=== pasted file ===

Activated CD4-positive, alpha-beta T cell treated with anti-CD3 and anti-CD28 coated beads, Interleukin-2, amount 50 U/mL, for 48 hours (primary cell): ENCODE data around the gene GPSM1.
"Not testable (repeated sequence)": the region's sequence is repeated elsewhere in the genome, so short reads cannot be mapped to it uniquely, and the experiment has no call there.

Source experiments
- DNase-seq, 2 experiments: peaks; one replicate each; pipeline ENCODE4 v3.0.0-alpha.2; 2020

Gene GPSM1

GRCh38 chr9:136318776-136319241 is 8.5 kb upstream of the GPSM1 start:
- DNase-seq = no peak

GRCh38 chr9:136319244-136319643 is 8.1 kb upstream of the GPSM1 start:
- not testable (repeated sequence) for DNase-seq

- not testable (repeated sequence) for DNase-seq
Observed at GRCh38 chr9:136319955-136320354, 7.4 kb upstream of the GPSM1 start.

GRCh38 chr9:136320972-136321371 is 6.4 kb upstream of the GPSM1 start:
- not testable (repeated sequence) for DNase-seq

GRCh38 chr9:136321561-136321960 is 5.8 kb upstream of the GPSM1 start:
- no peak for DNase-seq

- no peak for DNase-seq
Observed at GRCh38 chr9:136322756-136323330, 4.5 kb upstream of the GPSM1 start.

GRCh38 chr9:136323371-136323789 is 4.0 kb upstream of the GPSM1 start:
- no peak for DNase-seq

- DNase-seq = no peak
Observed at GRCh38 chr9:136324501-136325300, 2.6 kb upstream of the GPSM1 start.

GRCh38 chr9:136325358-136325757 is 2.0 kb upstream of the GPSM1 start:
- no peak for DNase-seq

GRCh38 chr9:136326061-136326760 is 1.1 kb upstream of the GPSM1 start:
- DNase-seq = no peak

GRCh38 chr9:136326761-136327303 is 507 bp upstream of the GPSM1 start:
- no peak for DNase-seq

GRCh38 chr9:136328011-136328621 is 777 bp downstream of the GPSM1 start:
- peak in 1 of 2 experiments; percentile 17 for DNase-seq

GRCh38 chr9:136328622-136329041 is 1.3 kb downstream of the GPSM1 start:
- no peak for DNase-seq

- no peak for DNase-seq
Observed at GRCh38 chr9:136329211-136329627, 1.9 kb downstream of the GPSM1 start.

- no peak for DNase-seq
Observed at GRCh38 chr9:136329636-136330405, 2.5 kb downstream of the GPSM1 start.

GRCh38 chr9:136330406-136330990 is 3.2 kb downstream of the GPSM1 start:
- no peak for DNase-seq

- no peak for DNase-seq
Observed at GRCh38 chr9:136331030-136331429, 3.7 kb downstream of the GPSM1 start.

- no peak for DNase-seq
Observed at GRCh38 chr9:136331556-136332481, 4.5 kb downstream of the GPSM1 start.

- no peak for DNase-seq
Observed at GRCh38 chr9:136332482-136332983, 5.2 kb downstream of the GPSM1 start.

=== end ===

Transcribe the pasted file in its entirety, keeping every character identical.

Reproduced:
Activated CD4-positive, alpha-beta T cell treated with anti-CD3 and anti-CD28 coated beads, Interleukin-2, amount 50 U/mL, for 48 hours (primary cell): ENCODE data around the gene GPSM1.
"Not testable (repeated sequence)": the region's sequence is repeated elsewhere in the genome, so short reads cannot be mapped to it uniquely, and the experiment has no call there.

Source experiments
- DNase-seq, 2 experiments: peaks; one replicate each; pipeline ENCODE4 v3.0.0-alpha.2; 2020

Gene GPSM1

GRCh38 chr9:136318776-136319241 is 8.5 kb upstream of the GPSM1 start:
- DNase-seq = no peak

GRCh38 chr9:136319244-136319643 is 8.1 kb upstream of the GPSM1 start:
- not testable (repeated sequence) for DNase-seq

- not testable (repeated sequence) for DNase-seq
Observed at GRCh38 chr9:136319955-136320354, 7.4 kb upstream of the GPSM1 start.

GRCh38 chr9:136320972-136321371 is 6.4 kb upstream of the GPSM1 start:
- not testable (repeated sequence) for DNase-seq

GRCh38 chr9:136321561-136321960 is 5.8 kb upstream of the GPSM1 start:
- no peak for DNase-seq

- no peak for DNase-seq
Observed at GRCh38 chr9:136322756-136323330, 4.5 kb upstream of the GPSM1 start.

GRCh38 chr9:136323371-136323789 is 4.0 kb upstream of the GPSM1 start:
- no peak for DNase-seq

- DNase-seq = no peak
Observed at GRCh38 chr9:136324501-136325300, 2.6 kb upstream of the GPSM1 start.

GRCh38 chr9:136325358-136325757 is 2.0 kb upstream of the GPSM1 start:
- no peak for DNase-seq

GRCh38 chr9:136326061-136326760 is 1.1 kb upstream of the GPSM1 start:
- DNase-seq = no peak

GRCh38 chr9:136326761-136327303 is 507 bp upstream of the GPSM1 start:
- no peak for DNase-seq

GRCh38 chr9:136328011-136328621 is 777 bp downstream of the GPSM1 start:
- peak in 1 of 2 experiments; percentile 17 for DNase-seq

GRCh38 chr9:136328622-136329041 is 1.3 kb downstream of the GPSM1 start:
- no peak for DNase-seq

- no peak for DNase-seq
Observed at GRCh38 chr9:136329211-136329627, 1.9 kb downstream of the GPSM1 start.

- no peak for DNase-seq
Observed at GRCh38 chr9:136329636-136330405, 2.5 kb downstream of the GPSM1 start.

GRCh38 chr9:136330406-136330990 is 3.2 kb downstream of the GPSM1 start:
- no peak for DNase-seq

- no peak for DNase-seq
Observed at GRCh38 chr9:136331030-136331429, 3.7 kb downstream of the GPSM1 start.

- no peak for DNase-seq
Observed at GRCh38 chr9:136331556-136332481, 4.5 kb downstream of the GPSM1 start.

- no peak for DNase-seq
Observed at GRCh38 chr9:136332482-136332983, 5.2 kb downstream of the GPSM1 start.